I think people are confusing plagiarism with reading a wikipedia movie synopsis. One is stealing someone else’s work and claiming it as your own – it’s immoral, unethical, and often actionable. The other is the moral equivalent of reading aloud from the back of the DVD case. It’s… whatever.
Seriously, should he have mixed around some of the words? That was stupid bullshit back in high school, and it hasn’t gotten any less bullshitty now that we’re adults. He has not stolen any ideas – there were no ideas to be stolen. Copying words does not necessarily entail stealing ideas. That which is immoral is the theft of ideas and presenting them as one’s own. Passing along information by reciting words is not that.
Note that plagiarism is something I do care about greatly (being one who tries to produce original intellectual content myself), and I despise any motherfucker who commits it. So when I say “who cares” it’s because I don’t consider it plagiarism, and not because I don’t care about actual plagiarism. my position is – what he did isn’t plagiarism, so I don’t care. People who do care simply don’t understand why plagiarism is bad (or they pretend to care to score political points, which I suspect is more common).
I think really thinking about the question “Why is plagiarism bad?” will reveal why the simple copying of words is not necessarily plagiarism, and why the old high school trick of mixing up the word order and/or swapping a couple words with synonyms IS STILL plagiarism, even if it gets past the teacher’s “did he copy the exact wording?” test.
[here I was given a couple examples and asked to make clarifications]
Reviews aren’t the same as synopsis. Yahtzee’s reviews create something new and unique. They allow people who find they have taste similar to his to decide whether they want to invest the time and money a new game would require, or whether that would be better spent elsewhere. In addition, Yahtzee has the added bonus of providing lots of great unique humor (but that is by no means necessary).
A synopsis is a quick bare-bones summary of what a movie is about. All synopses (synopsi? synopsises?) of a particular work will by necessity be extremely similar. There’s nothing particularly unique about them, and there’s very little practical difference between writing your own synopsis and reading one that already exists.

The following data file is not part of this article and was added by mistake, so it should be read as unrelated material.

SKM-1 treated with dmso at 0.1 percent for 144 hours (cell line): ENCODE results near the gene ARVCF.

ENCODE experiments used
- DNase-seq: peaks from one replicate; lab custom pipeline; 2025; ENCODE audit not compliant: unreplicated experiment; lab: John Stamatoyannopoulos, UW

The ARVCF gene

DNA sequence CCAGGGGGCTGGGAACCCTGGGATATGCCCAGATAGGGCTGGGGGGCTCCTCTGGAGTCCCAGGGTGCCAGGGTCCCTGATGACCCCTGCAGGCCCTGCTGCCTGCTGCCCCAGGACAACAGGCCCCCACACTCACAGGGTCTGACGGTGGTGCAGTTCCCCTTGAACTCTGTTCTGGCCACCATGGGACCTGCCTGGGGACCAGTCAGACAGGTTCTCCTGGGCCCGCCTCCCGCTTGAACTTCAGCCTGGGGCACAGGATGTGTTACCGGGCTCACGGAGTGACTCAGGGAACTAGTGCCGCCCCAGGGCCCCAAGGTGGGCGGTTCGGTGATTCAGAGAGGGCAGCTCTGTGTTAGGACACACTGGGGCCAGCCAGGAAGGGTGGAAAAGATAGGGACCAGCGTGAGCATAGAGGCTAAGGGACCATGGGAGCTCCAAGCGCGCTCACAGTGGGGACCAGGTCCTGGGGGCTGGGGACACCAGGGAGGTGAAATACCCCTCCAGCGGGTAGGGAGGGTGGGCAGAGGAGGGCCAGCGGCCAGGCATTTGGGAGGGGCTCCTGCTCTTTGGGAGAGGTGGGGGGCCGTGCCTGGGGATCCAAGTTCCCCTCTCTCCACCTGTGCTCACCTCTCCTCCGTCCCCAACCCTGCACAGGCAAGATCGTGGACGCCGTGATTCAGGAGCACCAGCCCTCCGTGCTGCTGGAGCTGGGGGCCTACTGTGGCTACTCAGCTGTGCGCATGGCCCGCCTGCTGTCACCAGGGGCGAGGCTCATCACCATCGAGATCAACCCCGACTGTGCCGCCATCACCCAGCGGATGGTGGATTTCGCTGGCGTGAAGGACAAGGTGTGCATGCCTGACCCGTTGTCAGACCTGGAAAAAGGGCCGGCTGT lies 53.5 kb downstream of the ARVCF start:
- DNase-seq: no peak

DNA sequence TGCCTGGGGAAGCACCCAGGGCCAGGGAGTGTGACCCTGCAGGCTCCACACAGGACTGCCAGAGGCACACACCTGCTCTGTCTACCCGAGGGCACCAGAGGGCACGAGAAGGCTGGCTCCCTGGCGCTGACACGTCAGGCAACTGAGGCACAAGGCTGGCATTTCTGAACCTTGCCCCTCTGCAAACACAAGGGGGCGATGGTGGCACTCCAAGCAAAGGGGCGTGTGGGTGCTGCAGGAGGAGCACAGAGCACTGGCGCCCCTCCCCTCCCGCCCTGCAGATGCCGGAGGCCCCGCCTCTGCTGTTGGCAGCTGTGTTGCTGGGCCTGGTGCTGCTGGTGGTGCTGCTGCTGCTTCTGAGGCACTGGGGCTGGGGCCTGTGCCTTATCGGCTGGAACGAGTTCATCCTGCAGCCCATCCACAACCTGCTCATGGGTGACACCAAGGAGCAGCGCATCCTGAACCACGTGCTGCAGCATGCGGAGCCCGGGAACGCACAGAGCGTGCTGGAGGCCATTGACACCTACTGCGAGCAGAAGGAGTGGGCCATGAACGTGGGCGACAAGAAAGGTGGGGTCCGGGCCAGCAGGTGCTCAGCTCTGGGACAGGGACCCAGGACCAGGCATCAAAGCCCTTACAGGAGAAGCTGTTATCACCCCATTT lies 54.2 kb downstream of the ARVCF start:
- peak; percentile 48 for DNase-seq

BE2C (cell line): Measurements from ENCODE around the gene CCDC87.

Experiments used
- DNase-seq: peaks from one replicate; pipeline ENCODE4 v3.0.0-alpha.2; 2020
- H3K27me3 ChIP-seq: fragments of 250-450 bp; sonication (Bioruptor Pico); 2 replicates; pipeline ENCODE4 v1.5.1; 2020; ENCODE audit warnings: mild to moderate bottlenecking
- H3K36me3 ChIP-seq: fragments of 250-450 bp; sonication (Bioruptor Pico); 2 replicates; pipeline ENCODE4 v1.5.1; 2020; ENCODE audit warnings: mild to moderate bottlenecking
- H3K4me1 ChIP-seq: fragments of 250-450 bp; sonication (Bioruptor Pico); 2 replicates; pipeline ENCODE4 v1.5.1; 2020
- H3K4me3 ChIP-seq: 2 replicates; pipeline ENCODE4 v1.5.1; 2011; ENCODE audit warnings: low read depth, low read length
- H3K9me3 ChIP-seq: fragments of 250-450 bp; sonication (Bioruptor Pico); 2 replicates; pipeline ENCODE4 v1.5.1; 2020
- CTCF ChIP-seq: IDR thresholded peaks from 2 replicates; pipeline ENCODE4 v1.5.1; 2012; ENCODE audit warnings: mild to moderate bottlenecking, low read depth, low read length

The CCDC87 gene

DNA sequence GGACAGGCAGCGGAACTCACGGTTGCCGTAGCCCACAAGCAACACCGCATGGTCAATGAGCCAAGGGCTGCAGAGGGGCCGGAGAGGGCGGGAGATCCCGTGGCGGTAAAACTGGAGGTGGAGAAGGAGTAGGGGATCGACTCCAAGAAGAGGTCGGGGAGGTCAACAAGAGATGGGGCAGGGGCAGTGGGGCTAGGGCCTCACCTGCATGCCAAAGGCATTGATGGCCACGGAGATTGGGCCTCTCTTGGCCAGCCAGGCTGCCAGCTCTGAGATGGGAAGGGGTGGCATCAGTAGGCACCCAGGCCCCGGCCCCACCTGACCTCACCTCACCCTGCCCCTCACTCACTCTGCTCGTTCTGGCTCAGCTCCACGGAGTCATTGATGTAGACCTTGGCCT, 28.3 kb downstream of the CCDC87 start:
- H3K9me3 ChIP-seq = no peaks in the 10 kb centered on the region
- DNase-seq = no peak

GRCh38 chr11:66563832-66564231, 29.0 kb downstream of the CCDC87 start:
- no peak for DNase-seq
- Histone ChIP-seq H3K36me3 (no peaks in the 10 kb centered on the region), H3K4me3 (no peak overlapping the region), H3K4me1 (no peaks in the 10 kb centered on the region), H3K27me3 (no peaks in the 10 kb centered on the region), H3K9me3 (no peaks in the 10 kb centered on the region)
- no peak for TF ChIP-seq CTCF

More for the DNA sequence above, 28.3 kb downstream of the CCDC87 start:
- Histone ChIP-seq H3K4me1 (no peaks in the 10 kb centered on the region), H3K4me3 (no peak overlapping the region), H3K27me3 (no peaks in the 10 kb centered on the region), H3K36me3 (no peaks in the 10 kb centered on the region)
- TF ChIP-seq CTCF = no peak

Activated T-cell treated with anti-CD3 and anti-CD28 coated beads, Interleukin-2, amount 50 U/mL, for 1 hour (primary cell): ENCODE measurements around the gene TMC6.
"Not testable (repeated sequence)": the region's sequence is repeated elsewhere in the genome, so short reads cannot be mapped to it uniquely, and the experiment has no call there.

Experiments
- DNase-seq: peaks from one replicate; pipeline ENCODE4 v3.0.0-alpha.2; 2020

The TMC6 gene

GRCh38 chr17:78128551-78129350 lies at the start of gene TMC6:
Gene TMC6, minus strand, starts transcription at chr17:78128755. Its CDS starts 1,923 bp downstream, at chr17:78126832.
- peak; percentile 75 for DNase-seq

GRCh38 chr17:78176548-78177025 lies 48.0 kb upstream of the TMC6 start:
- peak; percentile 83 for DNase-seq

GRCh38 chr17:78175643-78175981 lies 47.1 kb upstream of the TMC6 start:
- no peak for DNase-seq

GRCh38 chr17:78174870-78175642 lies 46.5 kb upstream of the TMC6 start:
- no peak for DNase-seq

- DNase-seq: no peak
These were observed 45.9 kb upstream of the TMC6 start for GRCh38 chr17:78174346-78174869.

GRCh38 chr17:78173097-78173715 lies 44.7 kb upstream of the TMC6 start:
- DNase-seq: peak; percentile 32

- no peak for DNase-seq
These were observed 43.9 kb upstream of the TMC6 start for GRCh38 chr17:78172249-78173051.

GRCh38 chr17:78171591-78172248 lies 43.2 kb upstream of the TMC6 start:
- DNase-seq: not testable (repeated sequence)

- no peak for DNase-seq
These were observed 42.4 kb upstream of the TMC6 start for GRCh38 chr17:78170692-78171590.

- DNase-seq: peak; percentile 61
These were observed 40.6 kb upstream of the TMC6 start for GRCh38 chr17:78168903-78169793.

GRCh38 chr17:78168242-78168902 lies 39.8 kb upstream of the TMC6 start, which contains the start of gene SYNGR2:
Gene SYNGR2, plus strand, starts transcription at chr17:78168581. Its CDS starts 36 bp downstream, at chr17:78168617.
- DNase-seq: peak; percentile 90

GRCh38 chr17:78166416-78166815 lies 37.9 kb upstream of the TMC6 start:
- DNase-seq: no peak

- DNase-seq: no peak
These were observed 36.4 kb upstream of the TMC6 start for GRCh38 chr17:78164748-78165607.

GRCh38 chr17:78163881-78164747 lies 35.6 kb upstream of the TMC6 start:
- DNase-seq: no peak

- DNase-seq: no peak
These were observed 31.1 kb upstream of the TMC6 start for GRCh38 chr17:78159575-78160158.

I suppose exceptions would exist for very out-of-the-box synopses that introduce new ideas and make the reader think. Such as the Wizard of Oz one.
[claim is made that the Twilight books have “nothing original in them” and therefore copying them in full wouldn’t be plagiarism as a reducto ad absurdum]
That’s obviously false, it’s an original work even if it simply retreads lots of ground already covered by others in similar ways. But all art is extrapolations from prior influences. That’s precisely why you shouldn’t cry “plagiarism” when ideas aren’t actually being stolen and presented as the work of the thief. Sometimes people working in the same area under similar influences will make strikingly similar products. Should Lady Gaga be sued because Alejandro is so much like Don’t Turn Around? I’m willing to grant that she may have never even heard the original song, yet look how close they turned out. This sort of legal trolling will result in all art being destroyed.
I’ll note that this also happens with some frequency in the scientific fields – many discoveries are made near-simultaneous among people who never collaborated. Most famously, Darwin was nearly scooped by Wallace. When the surrounding level of knowledge gets to a certain point, and our technology reaches a certain level, some discoveries are inevitable. This isn’t due to any sort of malfeasance, it’s simply the environment forcing the result.
When your “influences” (or “environment”) is literally “this one movie and nothing else” and your process is “create a brief summary” – all the products that result will be nearly identical. Honestly, would it have made the news if he’d used the summary on the box rather than Wikipedia? Methinks not.
This is basically just another version of patent trolling. You can’t claim new intellectual work in a basic synopsis any more than you can claim that an “online shopping cart” is a protected patent. (by which I mean to say that you can get lawyers to argue it, but you can’t do it while retaining any moral integrity).